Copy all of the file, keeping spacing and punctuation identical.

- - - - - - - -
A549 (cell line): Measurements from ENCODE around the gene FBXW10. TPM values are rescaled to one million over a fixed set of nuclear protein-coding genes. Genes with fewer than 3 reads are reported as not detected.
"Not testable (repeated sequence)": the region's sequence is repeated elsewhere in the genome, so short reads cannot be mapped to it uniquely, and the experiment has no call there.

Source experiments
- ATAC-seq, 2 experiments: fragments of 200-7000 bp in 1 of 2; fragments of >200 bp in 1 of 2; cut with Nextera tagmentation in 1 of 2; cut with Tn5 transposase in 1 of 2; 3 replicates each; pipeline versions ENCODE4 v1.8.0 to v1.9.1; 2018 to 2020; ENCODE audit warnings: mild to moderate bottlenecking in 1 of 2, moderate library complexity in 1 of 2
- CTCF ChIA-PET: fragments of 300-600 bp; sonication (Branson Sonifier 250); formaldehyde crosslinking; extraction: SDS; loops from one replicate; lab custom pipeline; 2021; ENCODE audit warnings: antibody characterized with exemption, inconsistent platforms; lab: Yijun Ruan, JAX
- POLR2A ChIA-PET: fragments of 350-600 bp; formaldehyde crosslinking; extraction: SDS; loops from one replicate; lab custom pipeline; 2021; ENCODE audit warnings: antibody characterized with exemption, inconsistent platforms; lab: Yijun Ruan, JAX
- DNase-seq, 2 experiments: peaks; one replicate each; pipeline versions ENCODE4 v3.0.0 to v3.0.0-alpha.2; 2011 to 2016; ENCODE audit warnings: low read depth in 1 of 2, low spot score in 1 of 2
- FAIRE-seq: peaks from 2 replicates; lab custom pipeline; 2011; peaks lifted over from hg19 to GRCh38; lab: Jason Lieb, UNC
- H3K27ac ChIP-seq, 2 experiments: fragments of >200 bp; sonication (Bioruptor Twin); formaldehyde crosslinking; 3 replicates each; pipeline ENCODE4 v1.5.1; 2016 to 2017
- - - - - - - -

A549 (cell line): Measurements from ENCODE around the gene FBXW10. TPM values are rescaled to one million over a fixed set of nuclear protein-coding genes. Genes with fewer than 3 reads are reported as not detected.
"Not testable (repeated sequence)": the region's sequence is repeated elsewhere in the genome, so short reads cannot be mapped to it uniquely, and the experiment has no call there.

Source experiments
- ATAC-seq, 2 experiments: fragments of 200-7000 bp in 1 of 2; fragments of >200 bp in 1 of 2; cut with Nextera tagmentation in 1 of 2; cut with Tn5 transposase in 1 of 2; 3 replicates each; pipeline versions ENCODE4 v1.8.0 to v1.9.1; 2018 to 2020; ENCODE audit warnings: mild to moderate bottlenecking in 1 of 2, moderate library complexity in 1 of 2
- CTCF ChIA-PET: fragments of 300-600 bp; sonication (Branson Sonifier 250); formaldehyde crosslinking; extraction: SDS; loops from one replicate; lab custom pipeline; 2021; ENCODE audit warnings: antibody characterized with exemption, inconsistent platforms; lab: Yijun Ruan, JAX
- POLR2A ChIA-PET: fragments of 350-600 bp; formaldehyde crosslinking; extraction: SDS; loops from one replicate; lab custom pipeline; 2021; ENCODE audit warnings: antibody characterized with exemption, inconsistent platforms; lab: Yijun Ruan, JAX
- DNase-seq, 2 experiments: peaks; one replicate each; pipeline versions ENCODE4 v3.0.0 to v3.0.0-alpha.2; 2011 to 2016; ENCODE audit warnings: low read depth in 1 of 2, low spot score in 1 of 2
- FAIRE-seq: peaks from 2 replicates; lab custom pipeline; 2011; peaks lifted over from hg19 to GRCh38; lab: Jason Lieb, UNC
- H3K27ac ChIP-seq, 2 experiments: fragments of >200 bp; sonication (Bioruptor Twin); formaldehyde crosslinking; 3 replicates each; pipeline ENCODE4 v1.5.1; 2016 to 2017